While I was planning the previously mentioned road bike ride near Mt. St. Helens, it came to my attention that there is quite a bit of good mountain biking in the area too, including the IMBA-designated epic ride up Ape Canyon to the Plains of Abraham. Given that we drove to WA, it was easy to thrown the mountain bikes on the top of the car in addition to the road bikes we now have stashed at my parents' place.
This one turned out to be even more of an adventure :)
The original plan was to drip up Forest Road 83 to the end and do and out-and-back ride up the Ape Canyon Trail to the Plains of Abraham. We got up there reasonably early, and found a trailhead near the end of the road heading vaguely in the right direction, so headed off into the woods headed for the mountain.
Naturally, this was the wrong trailhead. I was a little suspicious right off as it started going down, but the apparent old logging road we were on in the forest was pretty and kind of fun with the occasional not-too-big tree down across it, so it wasn't until a couple miles later when we stopped and consulted the map after dropping 1000 feet that it was clear that we had headed off on the wrong track. In typical Anna fashion, I did not want to backtrack, plus I remembered from my reading about the area that one could actually do a loop, including the neighboring Smith Canyon trail with the Ape Canyon and Plains of Abraham trails. We like loops! Never mind that I also had a vague memory of reading that there was a general consensus that one should do the loop in the clockwise direction rather than the counterclockwise fashion that we found ourselves on. Never mind that we had seen the great gaping maw of a steep-walled Smith Canyon from Windy Ridge on the road bikes a few days before... How bad could it really be?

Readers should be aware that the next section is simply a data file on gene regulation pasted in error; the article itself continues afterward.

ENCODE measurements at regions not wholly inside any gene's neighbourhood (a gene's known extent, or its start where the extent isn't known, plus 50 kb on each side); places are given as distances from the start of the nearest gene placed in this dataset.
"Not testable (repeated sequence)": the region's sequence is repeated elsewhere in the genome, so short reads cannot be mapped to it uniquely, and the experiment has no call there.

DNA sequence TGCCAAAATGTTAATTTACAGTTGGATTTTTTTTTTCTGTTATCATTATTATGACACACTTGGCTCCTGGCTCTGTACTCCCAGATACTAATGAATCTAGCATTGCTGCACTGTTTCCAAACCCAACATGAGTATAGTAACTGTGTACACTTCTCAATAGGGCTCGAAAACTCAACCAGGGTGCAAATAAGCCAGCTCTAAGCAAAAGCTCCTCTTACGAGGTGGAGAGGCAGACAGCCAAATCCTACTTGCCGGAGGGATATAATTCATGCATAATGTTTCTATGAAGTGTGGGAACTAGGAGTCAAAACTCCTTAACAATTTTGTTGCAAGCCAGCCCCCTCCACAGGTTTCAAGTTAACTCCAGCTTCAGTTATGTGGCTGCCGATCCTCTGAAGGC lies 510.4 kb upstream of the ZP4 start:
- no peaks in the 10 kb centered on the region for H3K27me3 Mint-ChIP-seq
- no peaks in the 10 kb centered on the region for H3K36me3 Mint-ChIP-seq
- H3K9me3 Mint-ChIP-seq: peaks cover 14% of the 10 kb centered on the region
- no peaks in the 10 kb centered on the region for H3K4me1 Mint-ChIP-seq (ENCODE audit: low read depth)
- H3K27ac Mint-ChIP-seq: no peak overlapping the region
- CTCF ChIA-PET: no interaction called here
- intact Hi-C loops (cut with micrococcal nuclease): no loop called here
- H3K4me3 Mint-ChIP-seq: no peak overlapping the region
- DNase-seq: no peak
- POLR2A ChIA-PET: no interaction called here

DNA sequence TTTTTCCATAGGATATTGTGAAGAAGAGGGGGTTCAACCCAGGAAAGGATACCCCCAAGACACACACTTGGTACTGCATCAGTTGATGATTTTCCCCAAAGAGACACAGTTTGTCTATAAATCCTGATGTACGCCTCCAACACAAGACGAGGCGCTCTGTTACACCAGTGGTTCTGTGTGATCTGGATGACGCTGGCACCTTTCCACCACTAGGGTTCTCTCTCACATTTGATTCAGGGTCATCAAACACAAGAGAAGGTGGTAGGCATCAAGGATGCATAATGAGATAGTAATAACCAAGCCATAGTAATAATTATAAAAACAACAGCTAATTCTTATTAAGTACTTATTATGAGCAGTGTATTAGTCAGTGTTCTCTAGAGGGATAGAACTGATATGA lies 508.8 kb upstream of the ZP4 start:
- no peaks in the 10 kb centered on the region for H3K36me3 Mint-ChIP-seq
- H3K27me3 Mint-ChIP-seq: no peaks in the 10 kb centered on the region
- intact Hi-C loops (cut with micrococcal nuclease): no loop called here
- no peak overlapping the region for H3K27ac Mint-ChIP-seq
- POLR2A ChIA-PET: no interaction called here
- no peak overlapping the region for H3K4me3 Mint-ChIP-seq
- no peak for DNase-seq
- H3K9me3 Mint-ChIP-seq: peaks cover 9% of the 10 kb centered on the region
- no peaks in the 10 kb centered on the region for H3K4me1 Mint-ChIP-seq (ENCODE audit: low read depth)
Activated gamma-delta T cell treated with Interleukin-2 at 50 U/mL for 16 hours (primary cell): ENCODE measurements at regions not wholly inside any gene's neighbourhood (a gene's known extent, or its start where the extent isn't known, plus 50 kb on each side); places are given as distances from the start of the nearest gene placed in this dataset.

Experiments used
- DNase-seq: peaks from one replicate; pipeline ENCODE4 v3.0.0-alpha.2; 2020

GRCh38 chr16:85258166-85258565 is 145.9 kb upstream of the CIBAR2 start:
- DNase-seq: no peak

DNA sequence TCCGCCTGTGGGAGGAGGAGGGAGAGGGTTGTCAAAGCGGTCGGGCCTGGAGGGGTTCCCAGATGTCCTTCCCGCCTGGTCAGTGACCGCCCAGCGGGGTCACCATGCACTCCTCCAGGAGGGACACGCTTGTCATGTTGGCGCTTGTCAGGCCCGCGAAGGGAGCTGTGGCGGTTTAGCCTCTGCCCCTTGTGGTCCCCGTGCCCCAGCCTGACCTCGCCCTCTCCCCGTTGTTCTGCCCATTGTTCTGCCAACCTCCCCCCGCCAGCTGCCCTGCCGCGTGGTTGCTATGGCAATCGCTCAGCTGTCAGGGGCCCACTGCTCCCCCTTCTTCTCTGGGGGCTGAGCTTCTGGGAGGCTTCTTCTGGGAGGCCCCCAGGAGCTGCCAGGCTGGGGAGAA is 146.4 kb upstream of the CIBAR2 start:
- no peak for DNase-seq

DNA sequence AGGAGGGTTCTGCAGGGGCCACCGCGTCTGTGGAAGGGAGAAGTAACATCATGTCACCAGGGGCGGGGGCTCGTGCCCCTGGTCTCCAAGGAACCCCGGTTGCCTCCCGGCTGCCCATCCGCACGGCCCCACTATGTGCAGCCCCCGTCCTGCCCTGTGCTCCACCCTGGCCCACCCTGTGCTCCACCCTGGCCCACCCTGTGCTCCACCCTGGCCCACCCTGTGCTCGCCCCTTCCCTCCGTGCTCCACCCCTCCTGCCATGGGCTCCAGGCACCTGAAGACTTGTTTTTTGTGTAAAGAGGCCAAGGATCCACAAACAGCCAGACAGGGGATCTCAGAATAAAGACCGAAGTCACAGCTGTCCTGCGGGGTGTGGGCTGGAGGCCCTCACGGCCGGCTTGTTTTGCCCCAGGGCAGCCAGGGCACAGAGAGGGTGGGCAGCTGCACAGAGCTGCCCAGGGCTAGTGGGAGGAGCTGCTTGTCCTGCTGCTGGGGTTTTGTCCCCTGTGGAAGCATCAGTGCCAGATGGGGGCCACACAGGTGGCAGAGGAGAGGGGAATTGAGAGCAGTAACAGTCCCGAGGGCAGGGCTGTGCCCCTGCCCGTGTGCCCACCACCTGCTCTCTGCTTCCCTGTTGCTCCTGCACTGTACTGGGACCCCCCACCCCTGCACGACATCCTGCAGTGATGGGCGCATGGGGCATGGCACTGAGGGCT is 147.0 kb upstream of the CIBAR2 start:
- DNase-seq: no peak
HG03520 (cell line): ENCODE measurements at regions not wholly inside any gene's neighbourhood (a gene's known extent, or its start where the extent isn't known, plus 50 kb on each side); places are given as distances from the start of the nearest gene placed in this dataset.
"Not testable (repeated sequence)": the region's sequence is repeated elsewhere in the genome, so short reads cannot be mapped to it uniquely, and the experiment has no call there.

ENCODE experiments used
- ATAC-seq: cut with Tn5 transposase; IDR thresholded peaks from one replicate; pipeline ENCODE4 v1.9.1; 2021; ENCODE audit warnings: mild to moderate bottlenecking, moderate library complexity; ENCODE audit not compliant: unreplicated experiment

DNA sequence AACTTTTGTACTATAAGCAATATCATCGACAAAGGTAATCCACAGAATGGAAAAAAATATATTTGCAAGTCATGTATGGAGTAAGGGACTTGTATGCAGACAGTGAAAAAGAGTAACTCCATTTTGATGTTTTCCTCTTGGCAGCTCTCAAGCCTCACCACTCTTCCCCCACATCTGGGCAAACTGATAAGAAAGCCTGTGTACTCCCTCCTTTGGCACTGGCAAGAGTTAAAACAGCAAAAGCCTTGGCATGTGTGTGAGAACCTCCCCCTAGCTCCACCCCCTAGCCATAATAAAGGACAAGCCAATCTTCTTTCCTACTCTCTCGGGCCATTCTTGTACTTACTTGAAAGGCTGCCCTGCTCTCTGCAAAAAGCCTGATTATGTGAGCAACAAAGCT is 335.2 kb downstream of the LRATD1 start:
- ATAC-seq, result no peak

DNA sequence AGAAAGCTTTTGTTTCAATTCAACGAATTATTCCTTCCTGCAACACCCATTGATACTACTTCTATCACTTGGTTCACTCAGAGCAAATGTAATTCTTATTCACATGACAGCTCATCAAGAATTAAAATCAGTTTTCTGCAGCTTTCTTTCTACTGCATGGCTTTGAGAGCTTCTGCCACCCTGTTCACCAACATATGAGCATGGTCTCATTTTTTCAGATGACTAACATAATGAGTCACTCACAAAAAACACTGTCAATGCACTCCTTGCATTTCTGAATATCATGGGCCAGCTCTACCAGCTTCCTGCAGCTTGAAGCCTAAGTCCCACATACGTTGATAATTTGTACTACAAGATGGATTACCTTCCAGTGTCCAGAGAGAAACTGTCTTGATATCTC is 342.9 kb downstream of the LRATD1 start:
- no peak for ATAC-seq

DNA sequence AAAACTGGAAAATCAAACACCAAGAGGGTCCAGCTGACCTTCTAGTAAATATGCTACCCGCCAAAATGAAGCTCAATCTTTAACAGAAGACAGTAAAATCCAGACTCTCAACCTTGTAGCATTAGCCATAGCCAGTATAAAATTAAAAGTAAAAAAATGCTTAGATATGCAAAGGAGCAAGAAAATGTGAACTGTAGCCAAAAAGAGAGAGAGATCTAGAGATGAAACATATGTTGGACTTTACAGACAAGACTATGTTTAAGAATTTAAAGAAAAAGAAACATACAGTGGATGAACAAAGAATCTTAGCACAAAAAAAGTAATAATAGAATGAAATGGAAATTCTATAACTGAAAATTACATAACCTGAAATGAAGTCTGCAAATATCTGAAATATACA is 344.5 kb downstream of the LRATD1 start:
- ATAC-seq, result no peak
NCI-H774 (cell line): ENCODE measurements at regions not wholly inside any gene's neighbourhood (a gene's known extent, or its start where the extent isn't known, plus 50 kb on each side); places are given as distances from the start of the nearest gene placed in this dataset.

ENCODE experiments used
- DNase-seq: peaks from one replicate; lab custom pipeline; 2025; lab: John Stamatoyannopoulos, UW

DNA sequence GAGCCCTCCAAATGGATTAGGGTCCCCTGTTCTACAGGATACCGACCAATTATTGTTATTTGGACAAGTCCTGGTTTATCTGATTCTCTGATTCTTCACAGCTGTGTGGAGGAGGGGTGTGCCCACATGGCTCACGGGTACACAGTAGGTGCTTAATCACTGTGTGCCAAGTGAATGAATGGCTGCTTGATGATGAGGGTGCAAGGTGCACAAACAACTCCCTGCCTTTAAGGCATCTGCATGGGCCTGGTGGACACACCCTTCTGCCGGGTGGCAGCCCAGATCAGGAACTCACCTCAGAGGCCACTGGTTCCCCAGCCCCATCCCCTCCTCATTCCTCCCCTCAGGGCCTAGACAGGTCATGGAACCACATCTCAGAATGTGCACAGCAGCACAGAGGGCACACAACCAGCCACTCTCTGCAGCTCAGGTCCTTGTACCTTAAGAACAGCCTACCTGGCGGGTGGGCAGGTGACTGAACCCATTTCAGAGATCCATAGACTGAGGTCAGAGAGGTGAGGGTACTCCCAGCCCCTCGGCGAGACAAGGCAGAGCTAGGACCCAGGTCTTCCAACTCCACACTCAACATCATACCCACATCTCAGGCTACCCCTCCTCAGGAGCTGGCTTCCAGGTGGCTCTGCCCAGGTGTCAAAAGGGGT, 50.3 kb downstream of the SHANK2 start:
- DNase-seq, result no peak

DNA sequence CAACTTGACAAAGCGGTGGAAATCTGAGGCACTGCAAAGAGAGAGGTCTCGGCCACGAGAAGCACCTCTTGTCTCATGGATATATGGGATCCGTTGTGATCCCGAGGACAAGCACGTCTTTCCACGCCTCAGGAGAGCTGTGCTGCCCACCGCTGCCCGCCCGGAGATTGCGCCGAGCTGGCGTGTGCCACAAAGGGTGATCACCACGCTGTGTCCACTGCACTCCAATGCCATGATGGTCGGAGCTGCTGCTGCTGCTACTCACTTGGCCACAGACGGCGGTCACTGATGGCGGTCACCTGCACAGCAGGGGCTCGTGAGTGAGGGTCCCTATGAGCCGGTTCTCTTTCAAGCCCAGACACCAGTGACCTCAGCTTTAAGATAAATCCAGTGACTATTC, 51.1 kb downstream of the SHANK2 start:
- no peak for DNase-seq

Note to self: Don't attempt new log-hopping techniques at the beginning of a mountain bike ride that is escalating in scope. Not even on weenie small 8" logs. I crashed hard and whacked my hip on a lump on said log at about mile 3. Ouch. Fortunately nothing worse than a big colorful bruise (I didn't know one could get a goose-egg on one's hip!), but it did give me the heebie-jeebies and slow me down a bit for the next few miles.
As the old road we were on levelled off into the canyon bottom, we intersected a trail sign indicating the Smith Canyon trail. Yay! On the (new) right track.
You'll see lots of pictures with me in them, as Chad took over the camera. All photo credits go to him this time :)
My reading of trail descriptions indicated that there was the possibility of some complicated route finding needed along the Smith Creek drainage, but fortunately this was not the case for us. The trail was generally pretty easy to follow, with well-placed cairns marking the creek crossings. There was only one instance in which we had to look around for more than a couple of minutes; we built a new cairn there to help anyone else coming through. Later, I read that there had been a work party of mountain bikers out in the area the previous weekend; I suspect we have them to credit for the good shape the trail was in so early in the season.
Me, crossing the creek in a spot where I was too chicken to ride across the big log overhead. Note the wacky oxidation coloring where the creek has run through the ash.
There were quite a number of seldom-seen waterfalls plummeting from the sides of the canyon. Most scenic.
The trail was still pretty gentle for quite a while, though it occasionally was a bit treacherous along the unconsolidated and rapidly eroding ash-deposits.